MBA Urges CFPB to Improve Administrative Adjudication Processes

The Mortgage Bankers Association, in a May 7 letter to the Consumer Financial Protection Bureau, urged the Bureau to emphasize fairness over speed in its administrative adjudication process to ensure against unintended consequences and protect due process.

The MBA letter is the second in a series of responses to CFPB Requests for Information on the Bureau’s practices and procedures. This particular RFI focused on Bureau Rules of Practice for Adjudication Proceedings; Acting CFPB Director Mick Mulvaney asked MBA and other parties to comment on the Bureau’s operations and practices.

MBA recommended the Bureau provide respondents with the option of a judicial forum by adopting a removal mechanism. In addition, MBA said the Bureau should improve the administrative adjudication process for respondents who prefer an administrative proceeding. Until the Bureau can implement these changes, MBA said, contested matters should be brought in federal court.

“The [CFPB’s] authority to conduct administrative adjudications is one of the Bureau’s most important authorities. The consequences of an adverse adjudication can be severe, resulting in potentially ruinous penalties and irreparable reputational harm to regulated entities,” wrote MBA President and CEO David Stevens, CMB. “While the current adjudication process facilitates a speedy resolution, it does so by sacrificing important due process protections. Given the significant stakes and complex issues often involved in contested matters, this sacrifice is not appropriate. It’s true that both speed and fairness are worthy objectives for administrative adjudications, however they are not of equal value. Fairness must be the primary objective.”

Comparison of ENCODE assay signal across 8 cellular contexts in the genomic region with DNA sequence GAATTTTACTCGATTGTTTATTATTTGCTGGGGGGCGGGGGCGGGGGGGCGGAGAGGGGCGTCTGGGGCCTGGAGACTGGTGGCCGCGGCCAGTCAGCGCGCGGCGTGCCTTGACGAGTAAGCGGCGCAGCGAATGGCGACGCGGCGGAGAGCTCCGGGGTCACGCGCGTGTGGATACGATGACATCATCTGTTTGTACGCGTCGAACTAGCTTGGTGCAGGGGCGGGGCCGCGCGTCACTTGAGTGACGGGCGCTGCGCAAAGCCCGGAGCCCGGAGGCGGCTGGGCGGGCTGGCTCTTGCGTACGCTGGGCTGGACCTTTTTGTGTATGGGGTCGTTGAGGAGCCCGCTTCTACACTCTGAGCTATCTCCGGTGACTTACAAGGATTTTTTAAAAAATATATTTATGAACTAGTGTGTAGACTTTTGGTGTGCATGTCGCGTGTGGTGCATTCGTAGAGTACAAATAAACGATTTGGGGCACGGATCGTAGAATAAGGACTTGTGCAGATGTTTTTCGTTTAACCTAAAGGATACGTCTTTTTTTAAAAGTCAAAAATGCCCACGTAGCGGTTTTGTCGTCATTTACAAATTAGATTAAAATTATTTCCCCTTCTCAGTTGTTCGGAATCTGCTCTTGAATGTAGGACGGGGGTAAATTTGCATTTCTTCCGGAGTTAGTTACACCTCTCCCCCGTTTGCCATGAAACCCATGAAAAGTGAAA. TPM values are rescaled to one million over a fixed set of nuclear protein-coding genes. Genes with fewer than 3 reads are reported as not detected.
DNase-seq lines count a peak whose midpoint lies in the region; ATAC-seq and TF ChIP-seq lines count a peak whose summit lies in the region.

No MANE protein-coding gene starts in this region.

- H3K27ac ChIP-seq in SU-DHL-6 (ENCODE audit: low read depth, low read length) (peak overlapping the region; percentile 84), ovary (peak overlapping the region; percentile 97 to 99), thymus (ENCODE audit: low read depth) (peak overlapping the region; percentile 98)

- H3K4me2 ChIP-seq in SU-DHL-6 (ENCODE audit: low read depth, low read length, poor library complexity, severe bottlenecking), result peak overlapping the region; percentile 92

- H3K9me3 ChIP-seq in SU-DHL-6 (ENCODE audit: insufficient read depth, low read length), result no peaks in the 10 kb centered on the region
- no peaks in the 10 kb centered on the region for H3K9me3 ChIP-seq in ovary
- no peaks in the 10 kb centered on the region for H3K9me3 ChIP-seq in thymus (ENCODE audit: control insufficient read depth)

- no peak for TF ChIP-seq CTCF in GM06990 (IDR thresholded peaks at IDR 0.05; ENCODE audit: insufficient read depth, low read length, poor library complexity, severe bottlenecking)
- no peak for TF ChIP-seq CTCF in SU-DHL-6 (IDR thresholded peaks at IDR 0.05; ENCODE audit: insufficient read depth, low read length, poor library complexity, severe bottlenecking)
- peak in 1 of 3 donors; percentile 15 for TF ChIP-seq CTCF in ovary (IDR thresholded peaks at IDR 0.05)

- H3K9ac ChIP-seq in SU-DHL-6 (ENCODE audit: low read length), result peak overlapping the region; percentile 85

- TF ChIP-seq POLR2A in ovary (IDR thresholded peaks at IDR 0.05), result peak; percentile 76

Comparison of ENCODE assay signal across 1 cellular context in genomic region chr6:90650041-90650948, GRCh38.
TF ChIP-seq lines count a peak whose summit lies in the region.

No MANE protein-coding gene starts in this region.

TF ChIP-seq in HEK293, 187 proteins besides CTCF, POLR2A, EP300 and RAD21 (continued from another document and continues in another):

MBA urged the Bureau to redouble its efforts to create a fair and just forum for parties to administrative adjudications. “By acting as an adjudicator, thereby filling a role typically reserved for the courts, the Bureau must make every effort to ensure adjudication proceedings are impartial and, to the extent possible, that they have the appearance of impartiality,” the letter said. “This is particularly important given that unlike a court, the [CFPB] Director fills many roles including those of prosecutor by initiating the proceeding and appellate jurist by determining its ultimate outcome.”

Additionally, MBA said the Bureau can add much-needed fairness to this process by adopting an automatic removal mechanism. In addition to ceding forum selection to respondents, the Bureau should reform problematic aspects of the administrative adjudication process.

“Taking steps such as creating more flexible timing requirements, broadening discovery tools, and implementing a transparent forum selection process will help ensure [CFPB] administrative adjudications do not ‘result in undue burdens, impacts, or costs on the parties subject to these proceedings,'” MBA said.